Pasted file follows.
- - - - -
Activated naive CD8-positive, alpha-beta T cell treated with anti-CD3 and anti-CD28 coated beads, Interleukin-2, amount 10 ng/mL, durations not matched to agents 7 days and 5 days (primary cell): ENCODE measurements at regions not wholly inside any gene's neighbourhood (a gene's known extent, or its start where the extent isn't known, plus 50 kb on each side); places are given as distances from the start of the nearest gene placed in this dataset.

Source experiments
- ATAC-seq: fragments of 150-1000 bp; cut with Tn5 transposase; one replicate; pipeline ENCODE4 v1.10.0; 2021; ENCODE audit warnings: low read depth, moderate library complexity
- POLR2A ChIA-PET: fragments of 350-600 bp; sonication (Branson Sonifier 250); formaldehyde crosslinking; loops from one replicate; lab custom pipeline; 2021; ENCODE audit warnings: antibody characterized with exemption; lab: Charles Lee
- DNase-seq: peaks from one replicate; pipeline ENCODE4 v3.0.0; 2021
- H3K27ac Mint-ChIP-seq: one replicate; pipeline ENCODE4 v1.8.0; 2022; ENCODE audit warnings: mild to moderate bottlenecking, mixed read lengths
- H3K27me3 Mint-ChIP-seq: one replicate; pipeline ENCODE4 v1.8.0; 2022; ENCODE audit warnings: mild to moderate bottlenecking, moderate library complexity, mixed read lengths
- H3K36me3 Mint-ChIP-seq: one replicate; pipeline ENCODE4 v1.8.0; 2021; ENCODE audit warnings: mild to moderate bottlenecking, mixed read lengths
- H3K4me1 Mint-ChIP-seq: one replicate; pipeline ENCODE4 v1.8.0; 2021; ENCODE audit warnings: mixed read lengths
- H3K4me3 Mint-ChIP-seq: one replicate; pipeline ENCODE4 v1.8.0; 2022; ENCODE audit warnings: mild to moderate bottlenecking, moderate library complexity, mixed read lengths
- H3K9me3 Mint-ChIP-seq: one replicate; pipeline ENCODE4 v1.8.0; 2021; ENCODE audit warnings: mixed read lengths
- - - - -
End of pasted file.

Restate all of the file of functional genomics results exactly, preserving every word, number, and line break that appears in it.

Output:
Activated naive CD8-positive, alpha-beta T cell treated with anti-CD3 and anti-CD28 coated beads, Interleukin-2, amount 10 ng/mL, durations not matched to agents 7 days and 5 days (primary cell): ENCODE measurements at regions not wholly inside any gene's neighbourhood (a gene's known extent, or its start where the extent isn't known, plus 50 kb on each side); places are given as distances from the start of the nearest gene placed in this dataset.

Source experiments
- ATAC-seq: fragments of 150-1000 bp; cut with Tn5 transposase; one replicate; pipeline ENCODE4 v1.10.0; 2021; ENCODE audit warnings: low read depth, moderate library complexity
- POLR2A ChIA-PET: fragments of 350-600 bp; sonication (Branson Sonifier 250); formaldehyde crosslinking; loops from one replicate; lab custom pipeline; 2021; ENCODE audit warnings: antibody characterized with exemption; lab: Charles Lee
- DNase-seq: peaks from one replicate; pipeline ENCODE4 v3.0.0; 2021
- H3K27ac Mint-ChIP-seq: one replicate; pipeline ENCODE4 v1.8.0; 2022; ENCODE audit warnings: mild to moderate bottlenecking, mixed read lengths
- H3K27me3 Mint-ChIP-seq: one replicate; pipeline ENCODE4 v1.8.0; 2022; ENCODE audit warnings: mild to moderate bottlenecking, moderate library complexity, mixed read lengths
- H3K36me3 Mint-ChIP-seq: one replicate; pipeline ENCODE4 v1.8.0; 2021; ENCODE audit warnings: mild to moderate bottlenecking, mixed read lengths
- H3K4me1 Mint-ChIP-seq: one replicate; pipeline ENCODE4 v1.8.0; 2021; ENCODE audit warnings: mixed read lengths
- H3K4me3 Mint-ChIP-seq: one replicate; pipeline ENCODE4 v1.8.0; 2022; ENCODE audit warnings: mild to moderate bottlenecking, moderate library complexity, mixed read lengths
- H3K9me3 Mint-ChIP-seq: one replicate; pipeline ENCODE4 v1.8.0; 2021; ENCODE audit warnings: mixed read lengths